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In this episode we talk to Rhona McCord about her political background, the Right2Water and Right2Change campaigns, community organising, and the challenges for the left and Trade Union movement in the contemporary period.

Rhona is a long-time activist on the left, she has been involved in Militant, union activism, the United Left Alliance, and a number of campaigns including Right 2 Water and Right 2 Change. She currently works for Unite in Strategic Research, Community Development and Communications. She also has a doctorate from TCD for research into the ‘Post World War Two Suburban Development of Dublin’.

If you’re enjoying the podcast, please subscribe. If you use a podcast app, it should come up in most of them if you search for “Irish Left Archive Podcast”, or use one of the links below.

 

Left Archive: Fingal Fund Raising Poster and other documents from Right2Water, 2010s September 7, 2020

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To download the above please click on the following link. r2w-fundraiser-poster.pdf

Please click here to go the Left Archive.

Many thanks to the person who forwarded this to the Archive.

Given the release of the Irish Left Archive Podcast interview with activist Rhona McCord today it seems appropriate to include materials from the Right2Water campaign which she, and many other leftists, were involved in during the mid-2010s.

As noted here on the Right2Water site which as of late 2020 is still operational the campaign set out its objectives:

Who are we? If you believe that water is a human right then we are you!

The provision of sufficient water and sanitation is an essential public service and a human right recognised by the United Nations. It should be freely available to all regardless of wealth or income.

All citizens need clean drinking water and quality sanitation. Right2Water.ie is a public campaign by activists, citizens, community groups, political parties/individuals and trade unionists who are calling for the Government to recognise and legislate for access to water as a human right. We are demanding the Government abolish the planned introduction of water charges.

Why we’re against water charges

Water charges will discriminate against working people and the unemployed in favour of the wealthy and are another regressive tax taking vital money out of the pockets of people and out of our economy. Our public water system is already paid for through general taxation which is progressive and we wish it to remain that way.

Your campaign

The Right2Water campaign has started with a petition and we aim to collect 50,000 signatures before the forthcoming budget. However, that’s not the end of it. Our intention is to raise awareness of this vital issue and to ensure that water charges remain in the public consciousness ahead of Ireland’s next General Election and in the upcoming bye-elections. We will be contacting all political parties and Independent TD’s in the coming months seeking a commitment that they will legislate for the removal of water charges should they be elected into any future government.

As wiki notes the first R2W first march in Dublin was in October 2014. Subsequent to that there were protests, including a second march in November and “These demonstrations forced major concessions from the government”. National demonstrations continued in 2015 and 2016. As late as the week before the 2016 General Election 80,000 people attended a march in Dublin.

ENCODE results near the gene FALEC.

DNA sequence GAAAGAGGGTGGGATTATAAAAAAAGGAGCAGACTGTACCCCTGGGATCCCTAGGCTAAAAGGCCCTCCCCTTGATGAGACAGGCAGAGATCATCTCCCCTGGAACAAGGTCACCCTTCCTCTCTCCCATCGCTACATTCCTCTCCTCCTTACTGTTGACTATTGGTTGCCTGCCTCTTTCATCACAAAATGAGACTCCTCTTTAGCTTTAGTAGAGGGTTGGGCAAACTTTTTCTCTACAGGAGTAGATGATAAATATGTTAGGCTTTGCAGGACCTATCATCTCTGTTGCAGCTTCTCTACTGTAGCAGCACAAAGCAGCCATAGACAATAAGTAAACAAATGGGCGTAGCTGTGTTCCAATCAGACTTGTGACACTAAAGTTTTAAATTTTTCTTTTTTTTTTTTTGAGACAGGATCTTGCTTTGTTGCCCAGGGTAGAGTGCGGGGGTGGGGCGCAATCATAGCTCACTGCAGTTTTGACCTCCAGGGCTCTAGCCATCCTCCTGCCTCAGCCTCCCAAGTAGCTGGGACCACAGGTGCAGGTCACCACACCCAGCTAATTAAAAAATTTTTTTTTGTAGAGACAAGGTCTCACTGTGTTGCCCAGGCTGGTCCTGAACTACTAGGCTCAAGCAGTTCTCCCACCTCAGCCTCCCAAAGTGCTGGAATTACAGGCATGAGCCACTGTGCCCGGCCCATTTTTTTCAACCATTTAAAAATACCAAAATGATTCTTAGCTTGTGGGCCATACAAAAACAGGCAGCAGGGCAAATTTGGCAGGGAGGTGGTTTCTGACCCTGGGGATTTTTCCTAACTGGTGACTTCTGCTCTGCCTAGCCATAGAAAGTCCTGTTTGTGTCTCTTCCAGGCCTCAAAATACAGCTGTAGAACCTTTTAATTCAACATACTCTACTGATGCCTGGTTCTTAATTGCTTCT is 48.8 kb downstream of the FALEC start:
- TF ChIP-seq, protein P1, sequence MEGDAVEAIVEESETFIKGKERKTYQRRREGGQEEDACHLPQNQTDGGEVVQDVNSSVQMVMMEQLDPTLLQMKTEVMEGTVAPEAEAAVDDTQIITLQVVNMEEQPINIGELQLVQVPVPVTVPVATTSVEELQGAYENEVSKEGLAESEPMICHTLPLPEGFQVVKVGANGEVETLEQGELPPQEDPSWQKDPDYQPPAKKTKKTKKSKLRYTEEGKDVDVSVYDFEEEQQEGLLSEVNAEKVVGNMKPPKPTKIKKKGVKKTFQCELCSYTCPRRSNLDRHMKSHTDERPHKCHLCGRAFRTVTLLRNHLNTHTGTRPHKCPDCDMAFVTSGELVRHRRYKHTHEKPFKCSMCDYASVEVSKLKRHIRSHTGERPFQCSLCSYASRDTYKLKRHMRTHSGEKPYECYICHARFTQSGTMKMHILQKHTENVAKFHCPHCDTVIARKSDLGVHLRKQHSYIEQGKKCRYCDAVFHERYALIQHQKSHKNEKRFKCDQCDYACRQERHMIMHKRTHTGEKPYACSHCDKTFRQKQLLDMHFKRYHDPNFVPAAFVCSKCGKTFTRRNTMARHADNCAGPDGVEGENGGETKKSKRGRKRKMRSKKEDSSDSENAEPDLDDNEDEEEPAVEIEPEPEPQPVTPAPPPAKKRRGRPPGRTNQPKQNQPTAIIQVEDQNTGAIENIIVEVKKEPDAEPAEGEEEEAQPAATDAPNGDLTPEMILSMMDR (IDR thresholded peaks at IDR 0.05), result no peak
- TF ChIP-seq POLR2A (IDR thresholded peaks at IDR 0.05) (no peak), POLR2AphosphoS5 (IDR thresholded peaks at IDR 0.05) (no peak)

A broad range of groups, parties and formations supported the campaign:

Right2Water Ireland is supported by trade unions Unite the Union, the Communication Workers Union, the Civil and Public Services Union, MANDATE and Operative Plasterers and Allied Trades Society of Ireland (OPATSI), as well as political parties and politicians including Clare Daly and Mick Wallace, the Anti-Austerity Alliance, the People Before Profit Alliance, the Workers’ Party of Ireland, éirígí and Sinn Féin.[1][2]

The following documents were issued by elected representatives referencing or focused on the campaign.

Sinn Féin, Gerry Adams TD

People Before Profit, Richard Boyd Barrett TD

United Left Alliance, Joan Collins TD

For a selection of documents here is a sampling from Irish Election Literature.

ILA Podcast, 5: Alan Kinsella: Collecting Political Ephemera, “The Others”, and Politics During a Pandemic August 31, 2020

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In this episode we talk to Alan Kinsella about his Irish Election Literature  collection, how it has developed, and the advantages of a wide online network that has spread internationally; how political activity has changed during the Covid19 pandemic; his podcast “The Others” and the histories that that explores; and also the state of the contemporary party system since the last election and the current coalition was formed.

Alan will likely be known to any followers of Irish politics as the man behind the Irish Election Literature collection. He digitises a lot of documents on his website and on social media, as well as having exhibited materials several times, including in the National Print Museum (in an exhibition that also included a small selection from the Irish Left Archive), and at party Ard Fheiseanna. He regularly appears in the media as the de facto expert on election material and Irish political ephemera, and has recently started a podcast called “The Others – the Alan Kinsella podcast”  in which he tells the stories of some of the smaller groups and parties to have stood in elections over the years.